As part of the ACL review, changes are coming into effect to make pricing clearer when shopping online.
From 26 October 2019, businesses need to include all fees, charges and pre-selected options in the listed price of goods and services.
Previously, a business could advertise one price but once you started the buying process, they could add extra charges or options.
This could lead consumers into buying and paying for more than they expected if they did not get a chance to opt-out of the extras.
Businesses are now only able to advertise the full price of their item. Consumers can then choose to add optional extras to their purchase.
Proposal 15:
Financial thresholds - definition of consumer
Increase the financial threshold in the definition of consumer within the ACL (and the ASIC Act) from $40,000 to $100,000. Enacted.
Commences on 1 July 2021.
Treasury Laws Amendment (Acquisition as Consumer - Financial Thresholds) Regulations 2020
Proposal 16:
Financial products
Amend the ASIC Act to clarify that all ACL-related consumer protections that already apply to financial services also apply to financial products. Enacted.
Commenced on 26 October 2018.
Treasury Laws Amendment (Australian Consumer Law Review) Act 2018
Proposal 17:
Private action
Ease evidentiary requirements for private litigants through an expanded ‘follow on’ provision enabling them to rely on admitted facts from earlier proceedings. Enacted.
Commenced on 26 October 2018.
Treasury Laws Amendment (Australian Consumer Law Review) Act 2018
Proposal 18:
Maximum financial penalties
Increase maximum financial penalties available under the ACL by aligning them with the penalty regime under the competition provisions of the Competition and Consumer Act 2010:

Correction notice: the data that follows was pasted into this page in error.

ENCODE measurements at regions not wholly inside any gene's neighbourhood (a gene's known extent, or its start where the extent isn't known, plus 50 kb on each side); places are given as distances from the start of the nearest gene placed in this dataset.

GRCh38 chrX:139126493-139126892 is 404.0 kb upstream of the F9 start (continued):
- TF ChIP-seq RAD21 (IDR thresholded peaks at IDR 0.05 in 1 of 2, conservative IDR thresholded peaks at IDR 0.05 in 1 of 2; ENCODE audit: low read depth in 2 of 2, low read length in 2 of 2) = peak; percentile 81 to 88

• for companies, the greater of:
    • the maximum penalty (of $10 million), or
    • three times the value of the benefit the company received from the act or omission, or
    • if the benefit cannot be determined, 10 per cent of annual turnover in the preceding 12 months.
  • for individuals, $500,000.
Enacted.
Commenced on 1 September 2018.
Treasury Laws Amendment (2018 Measures No. 3) Act 2018
Proposal 19:
Community service orders
Allow third parties to give effect to a community service order where the trader in breach is not qualified or trusted to do so. Enacted.
Commenced on 26 October 2018.
Treasury Laws Amendment (Australian Consumer Law Review) Act 2018
Technical amendment (a) Amend the definition of ‘unsolicited services’ in section 2 of the ACL to allow the false billing provisions (section 40 and 162) to apply to false bills for services not provided. Enacted. Commenced on 26 October 2018. Treasury Laws Amendment (Australian Consumer Law Review) Act 2018
Technical amendment (b) Amend section 12DC of the ASIC Act to address terminology inconsistent with other consumer protection provisions in the ASIC Act and that may unintentionally narrow the scope of the provision. Enacted. Commenced on 26 October 2018. Treasury Laws Amendment (Australian Consumer Law Review) Act 2018
Technical amendment (c) Amend section 76 of the ACL (or the regulations) to clarify that disclosure requirements for unsolicited consumer agreements do not apply to certain exempt agreements. Enacted. Commenced on 9 June 2018. Competition and Consumer Amendment (Australian Consumer Law Review) Regulations 2018